But here again the request is denied: “And the Lord was angry at me because of you and He did not accept my plea…saying that I may not speak of this anymore” (Deut. 3:26). Perhaps the rejection of both requests emanates from the same source, and it is Moses who is really blaming himself. Remember that when God had originally asked Moses to assume the leadership of the Israelites and take them out, the great prophet demurred, claiming to be “heavy of speech” (literally, kevad peh) (Ex. 4:10). And then the Bible testifies that “the [Israelites] did not listen to Moses [about leaving Egypt] because of impatience and difficult work” (6:9). Most commentators explain that the Hebrews were impatient and had no energy to resist their slavery; the hard work of servitude sapped their inner strength and prevented them from even dreaming about freedom. But Ralbag (1288–1344) explains this to mean that it was because of Moses’ impatience with his people (the Hebrews), because of his (Moses’) difficult work in making himself intellectually and spiritually close to the Divine.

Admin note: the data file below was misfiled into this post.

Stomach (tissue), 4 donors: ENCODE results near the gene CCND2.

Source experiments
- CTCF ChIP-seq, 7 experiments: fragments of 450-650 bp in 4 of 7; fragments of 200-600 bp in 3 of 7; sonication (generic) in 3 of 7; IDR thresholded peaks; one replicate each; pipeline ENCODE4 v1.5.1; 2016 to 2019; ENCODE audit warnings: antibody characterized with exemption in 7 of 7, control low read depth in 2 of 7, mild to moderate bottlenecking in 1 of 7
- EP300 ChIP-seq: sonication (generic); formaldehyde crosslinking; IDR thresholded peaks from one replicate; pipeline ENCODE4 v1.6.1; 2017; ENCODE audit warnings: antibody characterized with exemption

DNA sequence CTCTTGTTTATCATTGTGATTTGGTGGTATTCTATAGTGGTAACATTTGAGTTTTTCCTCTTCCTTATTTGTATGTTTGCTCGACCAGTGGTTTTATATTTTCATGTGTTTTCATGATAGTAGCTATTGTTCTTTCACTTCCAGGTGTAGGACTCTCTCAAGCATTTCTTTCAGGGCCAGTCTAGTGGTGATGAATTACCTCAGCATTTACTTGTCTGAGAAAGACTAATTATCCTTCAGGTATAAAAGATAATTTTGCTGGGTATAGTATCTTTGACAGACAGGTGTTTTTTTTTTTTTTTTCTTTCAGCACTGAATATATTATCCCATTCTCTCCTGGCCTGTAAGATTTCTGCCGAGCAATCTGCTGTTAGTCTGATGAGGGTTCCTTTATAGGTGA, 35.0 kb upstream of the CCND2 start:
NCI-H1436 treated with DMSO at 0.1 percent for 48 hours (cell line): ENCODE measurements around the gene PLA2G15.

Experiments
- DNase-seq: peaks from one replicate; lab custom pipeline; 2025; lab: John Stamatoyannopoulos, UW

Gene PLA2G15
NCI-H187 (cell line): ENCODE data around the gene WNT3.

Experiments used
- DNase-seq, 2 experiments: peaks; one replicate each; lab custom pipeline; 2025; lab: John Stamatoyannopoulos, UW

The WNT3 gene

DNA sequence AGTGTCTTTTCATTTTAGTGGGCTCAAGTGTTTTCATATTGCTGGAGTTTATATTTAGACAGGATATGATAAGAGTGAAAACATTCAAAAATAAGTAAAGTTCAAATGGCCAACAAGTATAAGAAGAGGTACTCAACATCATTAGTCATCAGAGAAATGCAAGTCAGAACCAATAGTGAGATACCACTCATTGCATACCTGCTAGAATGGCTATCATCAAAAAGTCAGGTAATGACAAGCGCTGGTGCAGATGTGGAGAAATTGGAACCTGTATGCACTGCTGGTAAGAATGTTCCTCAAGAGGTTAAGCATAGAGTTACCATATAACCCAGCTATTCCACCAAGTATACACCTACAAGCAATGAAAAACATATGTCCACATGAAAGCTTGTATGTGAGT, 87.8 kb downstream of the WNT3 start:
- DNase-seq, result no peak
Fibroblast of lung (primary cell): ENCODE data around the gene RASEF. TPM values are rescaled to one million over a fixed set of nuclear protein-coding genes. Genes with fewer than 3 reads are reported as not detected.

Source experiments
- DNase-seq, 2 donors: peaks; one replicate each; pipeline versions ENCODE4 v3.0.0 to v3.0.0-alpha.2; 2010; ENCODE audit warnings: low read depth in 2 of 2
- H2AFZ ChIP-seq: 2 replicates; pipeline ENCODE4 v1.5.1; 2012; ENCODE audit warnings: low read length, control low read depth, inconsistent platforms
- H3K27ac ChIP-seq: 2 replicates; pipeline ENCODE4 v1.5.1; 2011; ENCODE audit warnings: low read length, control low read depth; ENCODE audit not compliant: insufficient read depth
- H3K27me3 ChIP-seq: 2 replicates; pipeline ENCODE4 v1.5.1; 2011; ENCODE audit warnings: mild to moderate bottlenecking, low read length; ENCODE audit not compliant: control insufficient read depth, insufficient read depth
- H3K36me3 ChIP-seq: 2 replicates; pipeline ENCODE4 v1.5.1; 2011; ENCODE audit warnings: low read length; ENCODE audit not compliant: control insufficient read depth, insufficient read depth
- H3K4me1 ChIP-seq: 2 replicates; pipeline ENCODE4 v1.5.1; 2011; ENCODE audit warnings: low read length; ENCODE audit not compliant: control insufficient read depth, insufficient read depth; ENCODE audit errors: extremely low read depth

Moses was into the “heavy talk” of communication with God and receiving the divine words. He did not have the interest or patience to get into the small talk, the necessary public relations of establishing personal ties and convincing Hebrew after Hebrew that it was worthwhile to rebel against Egypt and conquer the Land of Israel. He didn’t even have the patience to slowly and lovingly bring along his children and make them his deputies. He was a God-person, not a people-person, or even a family-person. He’s not blaming them, he is ultimately blaming himself. He spent his time communicating with God and receiving His divine words for all the generations; as a result, he sacrificed his ability to move his generation to accept God’s command to enter the Promised Land. A leader must join in the destiny of his people. If they could not enter the land, even if it was because of their own backsliding, he may not enter the land, because he did not succeed in inspiring them sufficiently well.